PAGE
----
Inside illo Special Report Startups
© Daniel Pudles

Europe’s fastest-growing companies have shrugged off challenges — from global trade wars to Brexit — to show record levels of revenue growth across the region, according to the FT’s latest ranking of the 1,000 fastest-growing companies.

To make this year’s list, compiled with data provider Statista, entrants needed a minimum 2015-18 compound annual growth rate (CAGR) of 38.3 per cent — a new high.

The very fastest-growing businesses — led by a British fintech and two platforms offering food delivery and ride-hailing services — reported triple-digit growth rates for the period. The spread of companies from a broad range of sectors affirmed Europe’s start-up environment to be in good health, before coronavirus puts these businesses through further stress-testing.

This year’s ranking showed the dominance of western European tech hubs being challenged by emerging rivals in central and eastern Europe. The list featured companies headquartered in 29 locations, with first-time entries from Malta and Bosnia-Herzegovina, and a strong showing from cities such as Warsaw in Poland and Vilnius in Lithuania.

“We have seen a democratisation of start-ups — they can be anywhere,” said James Wise, partner at London-based venture capital firm Balderton Capital. “The access to capital and ability to run off cloud infrastructure means the range of start-up hubs has grown immensely.”

Map showing city hotspots by number of companies

The largest number of fast-growing companies were based in Germany and Italy — each home to almost a fifth of entrants — followed by the UK and France. These four countries accounted for almost three-quarters of the list.

Rory Stirling, partner at seed-stage investor Connect Ventures, said this was no surprise since these countries also had the largest populations and gross domestic product in Europe, as well as the biggest supply of capital and talent. But he noted that other countries were punching above their weight: the increasing diversity of HQ locations in this year’s list reflects how the European market is changing.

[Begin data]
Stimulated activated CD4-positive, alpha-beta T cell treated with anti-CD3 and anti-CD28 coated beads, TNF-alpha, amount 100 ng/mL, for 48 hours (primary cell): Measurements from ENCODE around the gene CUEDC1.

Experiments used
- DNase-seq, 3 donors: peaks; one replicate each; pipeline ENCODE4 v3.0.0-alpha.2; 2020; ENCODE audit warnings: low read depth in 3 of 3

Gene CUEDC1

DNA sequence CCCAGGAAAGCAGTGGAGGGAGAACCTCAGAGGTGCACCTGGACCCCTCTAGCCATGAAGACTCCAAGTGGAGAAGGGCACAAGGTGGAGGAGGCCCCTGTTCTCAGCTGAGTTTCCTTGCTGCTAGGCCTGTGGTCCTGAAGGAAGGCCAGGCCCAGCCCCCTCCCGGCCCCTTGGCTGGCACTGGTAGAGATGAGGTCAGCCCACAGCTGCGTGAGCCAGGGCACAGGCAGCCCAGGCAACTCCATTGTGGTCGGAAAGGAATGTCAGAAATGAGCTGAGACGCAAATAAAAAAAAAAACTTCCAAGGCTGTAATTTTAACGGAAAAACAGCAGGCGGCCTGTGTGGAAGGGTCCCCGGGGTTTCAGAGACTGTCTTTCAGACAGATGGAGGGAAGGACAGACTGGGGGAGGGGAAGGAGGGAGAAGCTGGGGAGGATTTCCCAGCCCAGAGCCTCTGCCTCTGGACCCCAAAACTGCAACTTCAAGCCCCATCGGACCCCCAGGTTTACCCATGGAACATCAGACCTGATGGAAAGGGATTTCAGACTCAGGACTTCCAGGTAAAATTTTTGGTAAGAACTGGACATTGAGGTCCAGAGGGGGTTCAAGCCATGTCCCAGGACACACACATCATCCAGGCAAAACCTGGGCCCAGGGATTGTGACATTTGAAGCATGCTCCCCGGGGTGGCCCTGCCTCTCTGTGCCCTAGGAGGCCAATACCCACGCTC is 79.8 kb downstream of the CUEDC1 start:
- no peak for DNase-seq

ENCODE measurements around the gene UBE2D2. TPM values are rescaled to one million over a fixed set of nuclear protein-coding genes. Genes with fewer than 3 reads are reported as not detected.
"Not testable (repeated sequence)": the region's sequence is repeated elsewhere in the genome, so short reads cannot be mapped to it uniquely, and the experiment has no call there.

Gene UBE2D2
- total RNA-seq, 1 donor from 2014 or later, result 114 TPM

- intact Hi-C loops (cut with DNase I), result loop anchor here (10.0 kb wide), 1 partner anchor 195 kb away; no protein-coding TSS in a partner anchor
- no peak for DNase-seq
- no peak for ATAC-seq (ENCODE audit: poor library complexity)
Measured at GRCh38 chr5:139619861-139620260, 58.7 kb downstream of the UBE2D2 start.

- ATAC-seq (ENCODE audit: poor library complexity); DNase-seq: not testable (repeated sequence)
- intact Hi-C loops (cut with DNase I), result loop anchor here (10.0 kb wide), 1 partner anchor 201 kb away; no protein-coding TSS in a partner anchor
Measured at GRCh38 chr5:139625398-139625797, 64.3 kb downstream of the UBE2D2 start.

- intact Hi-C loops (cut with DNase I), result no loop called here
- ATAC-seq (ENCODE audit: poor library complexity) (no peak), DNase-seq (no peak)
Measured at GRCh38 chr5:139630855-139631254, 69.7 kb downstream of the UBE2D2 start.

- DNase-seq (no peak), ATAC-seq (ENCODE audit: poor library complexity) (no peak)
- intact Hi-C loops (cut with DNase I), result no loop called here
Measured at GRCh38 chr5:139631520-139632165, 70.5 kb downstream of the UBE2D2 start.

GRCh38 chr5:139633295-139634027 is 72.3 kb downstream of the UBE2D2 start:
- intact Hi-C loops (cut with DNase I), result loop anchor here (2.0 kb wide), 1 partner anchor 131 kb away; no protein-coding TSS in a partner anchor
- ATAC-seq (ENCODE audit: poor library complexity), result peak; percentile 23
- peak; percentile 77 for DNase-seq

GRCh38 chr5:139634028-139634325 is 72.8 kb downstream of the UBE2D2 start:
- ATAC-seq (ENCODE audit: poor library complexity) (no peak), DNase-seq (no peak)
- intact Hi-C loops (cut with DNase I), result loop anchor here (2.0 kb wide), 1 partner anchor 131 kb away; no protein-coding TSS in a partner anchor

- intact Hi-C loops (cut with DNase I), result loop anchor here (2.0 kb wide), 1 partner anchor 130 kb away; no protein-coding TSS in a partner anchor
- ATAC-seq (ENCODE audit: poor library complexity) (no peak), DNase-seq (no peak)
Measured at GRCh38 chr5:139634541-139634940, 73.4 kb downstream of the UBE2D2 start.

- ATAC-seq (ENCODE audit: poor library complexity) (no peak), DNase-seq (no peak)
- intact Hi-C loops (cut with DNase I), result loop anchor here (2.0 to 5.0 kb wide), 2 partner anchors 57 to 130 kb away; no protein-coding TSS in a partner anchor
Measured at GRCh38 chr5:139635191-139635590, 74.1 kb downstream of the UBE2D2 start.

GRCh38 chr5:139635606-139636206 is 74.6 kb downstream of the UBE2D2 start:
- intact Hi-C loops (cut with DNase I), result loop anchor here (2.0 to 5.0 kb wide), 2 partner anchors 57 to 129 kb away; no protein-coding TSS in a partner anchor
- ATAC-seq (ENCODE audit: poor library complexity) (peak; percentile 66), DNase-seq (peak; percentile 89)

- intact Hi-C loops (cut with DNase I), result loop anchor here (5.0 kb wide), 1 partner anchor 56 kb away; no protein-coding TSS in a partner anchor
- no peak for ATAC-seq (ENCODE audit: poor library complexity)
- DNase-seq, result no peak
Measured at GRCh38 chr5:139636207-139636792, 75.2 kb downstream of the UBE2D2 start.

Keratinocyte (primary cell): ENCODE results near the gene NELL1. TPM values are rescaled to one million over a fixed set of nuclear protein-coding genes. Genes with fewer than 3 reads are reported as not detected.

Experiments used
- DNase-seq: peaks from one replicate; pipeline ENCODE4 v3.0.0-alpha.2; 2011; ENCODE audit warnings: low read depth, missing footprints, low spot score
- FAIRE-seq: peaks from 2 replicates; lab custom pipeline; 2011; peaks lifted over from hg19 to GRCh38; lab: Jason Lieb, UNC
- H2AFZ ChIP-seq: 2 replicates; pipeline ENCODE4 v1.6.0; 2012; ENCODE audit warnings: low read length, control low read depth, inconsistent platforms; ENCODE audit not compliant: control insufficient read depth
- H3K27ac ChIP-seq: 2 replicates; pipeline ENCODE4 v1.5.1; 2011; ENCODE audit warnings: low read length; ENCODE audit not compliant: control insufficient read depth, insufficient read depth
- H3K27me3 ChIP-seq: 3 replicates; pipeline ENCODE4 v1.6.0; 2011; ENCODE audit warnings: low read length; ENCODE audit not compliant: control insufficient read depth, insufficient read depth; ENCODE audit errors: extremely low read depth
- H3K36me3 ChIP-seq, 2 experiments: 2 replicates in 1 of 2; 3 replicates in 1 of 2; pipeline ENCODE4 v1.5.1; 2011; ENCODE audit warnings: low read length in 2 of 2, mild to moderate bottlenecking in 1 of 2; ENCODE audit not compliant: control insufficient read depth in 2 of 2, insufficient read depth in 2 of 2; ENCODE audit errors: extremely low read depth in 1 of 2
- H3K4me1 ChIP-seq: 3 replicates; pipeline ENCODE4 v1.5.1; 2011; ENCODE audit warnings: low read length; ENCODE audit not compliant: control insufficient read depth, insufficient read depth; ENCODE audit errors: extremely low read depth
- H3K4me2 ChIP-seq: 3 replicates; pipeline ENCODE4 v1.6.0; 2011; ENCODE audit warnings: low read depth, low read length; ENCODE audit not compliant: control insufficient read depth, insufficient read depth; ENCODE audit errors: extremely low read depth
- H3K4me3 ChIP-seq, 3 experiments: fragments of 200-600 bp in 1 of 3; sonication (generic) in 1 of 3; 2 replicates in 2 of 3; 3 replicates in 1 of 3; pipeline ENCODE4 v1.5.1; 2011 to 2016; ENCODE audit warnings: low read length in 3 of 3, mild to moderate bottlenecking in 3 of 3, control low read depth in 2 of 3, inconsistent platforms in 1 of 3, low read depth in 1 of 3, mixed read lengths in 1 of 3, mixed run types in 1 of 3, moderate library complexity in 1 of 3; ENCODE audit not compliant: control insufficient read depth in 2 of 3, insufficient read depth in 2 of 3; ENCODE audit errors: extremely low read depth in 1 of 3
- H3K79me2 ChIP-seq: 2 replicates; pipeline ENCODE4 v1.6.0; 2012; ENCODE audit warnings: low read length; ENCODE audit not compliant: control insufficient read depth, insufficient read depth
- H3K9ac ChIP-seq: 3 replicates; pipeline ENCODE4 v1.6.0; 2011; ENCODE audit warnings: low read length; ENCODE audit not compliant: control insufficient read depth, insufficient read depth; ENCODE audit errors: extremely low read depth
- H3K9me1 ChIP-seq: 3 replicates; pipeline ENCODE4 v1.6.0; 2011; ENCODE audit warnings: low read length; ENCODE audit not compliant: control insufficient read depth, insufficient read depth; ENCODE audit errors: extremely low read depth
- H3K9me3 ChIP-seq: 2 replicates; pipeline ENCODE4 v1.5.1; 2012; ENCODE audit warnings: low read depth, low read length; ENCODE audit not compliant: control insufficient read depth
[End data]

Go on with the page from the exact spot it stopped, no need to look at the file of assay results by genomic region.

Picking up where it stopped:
“The best bit about [this] is that it can become a self-perpetuating flywheel for Europe,” he said. “We’ve seen time and again how teams from the highest growth companies create a ready-made talent pool for starting and building new companies of the future.”

The company with the highest CAGR was British fintech OakNorth, which specialises in providing finance to small businesses, and is backed by SoftBank, the Japanese conglomerate.

Sunil Chandra, head of OakNorth’s banking technology platform, which is licensed to other financial services businesses, said the key to its growth has been to focus on profitable financial performance — in contrast to some start-ups that prioritise revenue or user growth. “We have managed to scale it so quickly this year,” he said, adding that great companies have still been able to grow despite “headwinds” such as Brexit, coronavirus and macroeconomic issues.

Neither this approach nor the signs that UK businesses were becoming more cautious stop­ped profits at five-year-old OakNorth growing by double digits over the past year.

Bar chart of Share of the overall list by region (%) showing Germany loses ground as central and eastern Europe surges

Fintech start-ups featured heavily on the list. Toby Coppel, partner at London-based investor Mosaic Ventures, said there was a “strong appetite” for new payments, insurance and lending businesses, as “banks continue to under-serve SMEs and underinvest in innovative new products for consumers”. Sharing the podium with OakNorth were Finnish food-delivery service Wolt, followed by Estonia’s Uber-like ride-hailing app Bolt (formerly Taxify), which was also ranked third last year.